Because creativity is the ability to connect seemingly unrelated variables (the dots we store in our minds) in imaginative ways, employees must continually update their knowledge bases…
Creativity in the business world involves continuously asking “What if . . . ?” Yet when faced with a problem, people tend to quickly lock into “how to” — a quick solution — before exploring all the options.
An easy way to measure the creative environment in an organization is to count how often someone in the company asks questions like “What if we frame the problem this way?” “What if we look at the relationships between these variables?” “What if we explore these options?”
When it comes to innovation, the question is not how to innovate but how to invite ideas. How do you invite your brain to encounter thoughts that you might not otherwise encounter? Creative people let their mind wander, and they mix ideas freely. Innovation often comes from unexpected juxtapositions, from connecting subjects that aren’t necessarily related.
Another way to generate ideas is to treat a problem as though it were generic. If you’re experiencing a particular problem, odds are that other people are experiencing it too. Generate a solution, and you may have an innovation.
Also, here are two very dense and interesting sentences from the article:
“Every piece of the business plays a part, every part is indispensable, every failure breeds success, and every success demands improvement.”
“If the company’s expressed mission is to organize the world’s information, it has a somewhat less exalted but equally important unexpressed commercial mission: to monetize consumers’ intentions.”
Harvard Business Review has a good article on how five discovery skills distinguish true innovators.
Here is the idea in brief, from the site:
The habits of Steve Jobs, Jeff Bezos, and other innovative CEOs reveal much about the underpinnings of their creative thinking. Research shows that five discovery skills distinguish the most innovative entrepreneurs from other executives.
• Questioning allows innovators to break out of the status quo and consider new possibilities.
• Through observing, innovators detect small behavioral details—in the activities of customers, suppliers, and other companies—that suggest new ways of doing things.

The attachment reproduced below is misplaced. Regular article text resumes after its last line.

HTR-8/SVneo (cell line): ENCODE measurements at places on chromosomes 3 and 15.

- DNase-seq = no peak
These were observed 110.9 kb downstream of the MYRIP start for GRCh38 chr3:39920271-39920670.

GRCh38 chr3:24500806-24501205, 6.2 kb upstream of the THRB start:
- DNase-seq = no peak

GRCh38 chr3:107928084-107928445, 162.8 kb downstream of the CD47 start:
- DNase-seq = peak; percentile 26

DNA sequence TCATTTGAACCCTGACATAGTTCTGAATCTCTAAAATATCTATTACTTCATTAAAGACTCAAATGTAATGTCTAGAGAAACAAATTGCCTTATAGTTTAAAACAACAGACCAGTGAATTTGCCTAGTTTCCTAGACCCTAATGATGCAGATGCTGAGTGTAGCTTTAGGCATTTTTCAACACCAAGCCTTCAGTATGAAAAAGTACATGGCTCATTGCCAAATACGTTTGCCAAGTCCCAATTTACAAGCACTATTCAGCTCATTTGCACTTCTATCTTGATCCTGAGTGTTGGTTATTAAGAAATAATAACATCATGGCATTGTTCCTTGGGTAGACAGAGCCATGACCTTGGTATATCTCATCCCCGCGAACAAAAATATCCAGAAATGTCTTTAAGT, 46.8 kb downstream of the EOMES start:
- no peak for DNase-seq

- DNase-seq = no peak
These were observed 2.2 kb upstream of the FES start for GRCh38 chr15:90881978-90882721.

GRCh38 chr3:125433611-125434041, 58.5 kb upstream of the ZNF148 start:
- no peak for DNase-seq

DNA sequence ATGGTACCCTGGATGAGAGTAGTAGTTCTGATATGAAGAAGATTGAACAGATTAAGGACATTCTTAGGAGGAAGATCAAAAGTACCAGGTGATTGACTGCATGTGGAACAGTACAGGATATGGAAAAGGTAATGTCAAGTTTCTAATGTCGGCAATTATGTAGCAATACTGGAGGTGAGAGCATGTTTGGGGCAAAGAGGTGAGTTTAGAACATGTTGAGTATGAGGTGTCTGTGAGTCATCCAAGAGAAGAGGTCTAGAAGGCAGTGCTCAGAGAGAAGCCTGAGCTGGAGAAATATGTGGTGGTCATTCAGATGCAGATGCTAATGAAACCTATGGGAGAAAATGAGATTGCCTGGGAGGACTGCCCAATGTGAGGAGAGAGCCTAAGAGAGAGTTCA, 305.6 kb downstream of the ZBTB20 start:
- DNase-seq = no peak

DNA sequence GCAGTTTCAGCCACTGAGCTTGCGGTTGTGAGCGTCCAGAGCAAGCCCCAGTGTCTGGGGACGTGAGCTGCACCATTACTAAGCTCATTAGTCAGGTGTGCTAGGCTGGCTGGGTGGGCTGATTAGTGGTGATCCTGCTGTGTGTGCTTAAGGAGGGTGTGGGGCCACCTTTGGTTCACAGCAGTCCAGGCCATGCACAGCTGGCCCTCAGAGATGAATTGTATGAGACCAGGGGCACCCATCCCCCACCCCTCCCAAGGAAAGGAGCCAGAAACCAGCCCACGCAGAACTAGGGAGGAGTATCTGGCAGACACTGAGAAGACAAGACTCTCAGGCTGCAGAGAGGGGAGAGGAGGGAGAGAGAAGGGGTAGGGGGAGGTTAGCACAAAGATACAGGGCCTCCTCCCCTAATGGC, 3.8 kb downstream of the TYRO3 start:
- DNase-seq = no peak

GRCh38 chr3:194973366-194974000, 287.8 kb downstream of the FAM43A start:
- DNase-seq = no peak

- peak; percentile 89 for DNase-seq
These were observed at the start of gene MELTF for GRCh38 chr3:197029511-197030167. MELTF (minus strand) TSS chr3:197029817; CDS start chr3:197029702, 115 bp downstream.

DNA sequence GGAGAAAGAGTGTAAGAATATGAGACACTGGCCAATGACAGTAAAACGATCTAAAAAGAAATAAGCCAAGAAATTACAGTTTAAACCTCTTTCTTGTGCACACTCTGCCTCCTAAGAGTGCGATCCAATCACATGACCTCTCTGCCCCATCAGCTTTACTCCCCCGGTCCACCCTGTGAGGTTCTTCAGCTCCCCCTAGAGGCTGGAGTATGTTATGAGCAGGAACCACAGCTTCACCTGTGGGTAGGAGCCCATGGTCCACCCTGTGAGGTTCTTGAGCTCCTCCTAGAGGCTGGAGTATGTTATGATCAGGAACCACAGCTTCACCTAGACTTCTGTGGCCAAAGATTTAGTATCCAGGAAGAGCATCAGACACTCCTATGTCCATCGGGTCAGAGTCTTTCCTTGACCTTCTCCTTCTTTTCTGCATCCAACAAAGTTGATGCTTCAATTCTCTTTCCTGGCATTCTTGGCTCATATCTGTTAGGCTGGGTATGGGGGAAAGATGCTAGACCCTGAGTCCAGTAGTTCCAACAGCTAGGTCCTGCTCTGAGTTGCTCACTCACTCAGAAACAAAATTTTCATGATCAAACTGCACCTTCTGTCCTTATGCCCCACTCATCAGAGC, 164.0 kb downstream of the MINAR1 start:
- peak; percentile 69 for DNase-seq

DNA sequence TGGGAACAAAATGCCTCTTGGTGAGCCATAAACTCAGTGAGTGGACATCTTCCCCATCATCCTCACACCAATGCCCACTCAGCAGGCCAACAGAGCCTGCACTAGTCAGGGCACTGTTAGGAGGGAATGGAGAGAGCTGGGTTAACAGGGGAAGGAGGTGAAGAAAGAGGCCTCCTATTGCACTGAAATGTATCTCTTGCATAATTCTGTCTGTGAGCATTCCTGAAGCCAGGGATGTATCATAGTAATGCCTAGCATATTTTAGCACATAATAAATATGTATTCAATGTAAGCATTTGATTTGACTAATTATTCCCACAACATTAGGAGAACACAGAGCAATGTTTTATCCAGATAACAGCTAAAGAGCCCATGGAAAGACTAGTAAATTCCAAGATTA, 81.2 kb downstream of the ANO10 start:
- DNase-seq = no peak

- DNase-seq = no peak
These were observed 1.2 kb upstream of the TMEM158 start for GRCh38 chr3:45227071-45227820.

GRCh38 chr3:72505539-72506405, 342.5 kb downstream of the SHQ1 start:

• In experimenting, they relentlessly try on new experiences and explore the world.
• And through networking with individuals from diverse backgrounds, they gain radically different perspectives.
• The four patterns of action together help innovators associate to cultivate new insights.
Every business and organization needs to anticipate the future. Failure to anticipate where things are going often results in outdated models that hinder organizational effectiveness. But how do you predict what is going to happen?
You can’t. But one part of the solution is found in the title for a book that Peter Drucker once said he wanted to write: “The Future that has Already Happened.”
Joseph Pine, co-author of The Experience Economy, put it this way: “We see what’s going on in the world — not what will happen, but what is already happening that most people do not yet see. Then we develop frameworks that enable others to see it too and determine what they should do about it.”
In other words, the critical skill for anticipating the future is actually the ability to understand the present. That is, to understand the present in a way that goes beyond the obvious. The way things will go tomorrow is to a large extent a function of what is happening now, but which most of us just don’t have the frameworks to see.
Chip and Dan Heath have a good article on how sometimes you don’t need to “think outside of the box.” Instead, you might just need a different box because constraints can free your team’s thinking.
Tom Peters gives a good example from 3M of what a culture that encourages entrepreneurial activity looks like:
A good staring point as any is [3M's] value system, in particular its “eleventh commandment.” It is: “Thou shalt not kill a new product idea.”
The company may slow it down. Or it may not commit a venture team. But it doesn’t shoot its pioneers.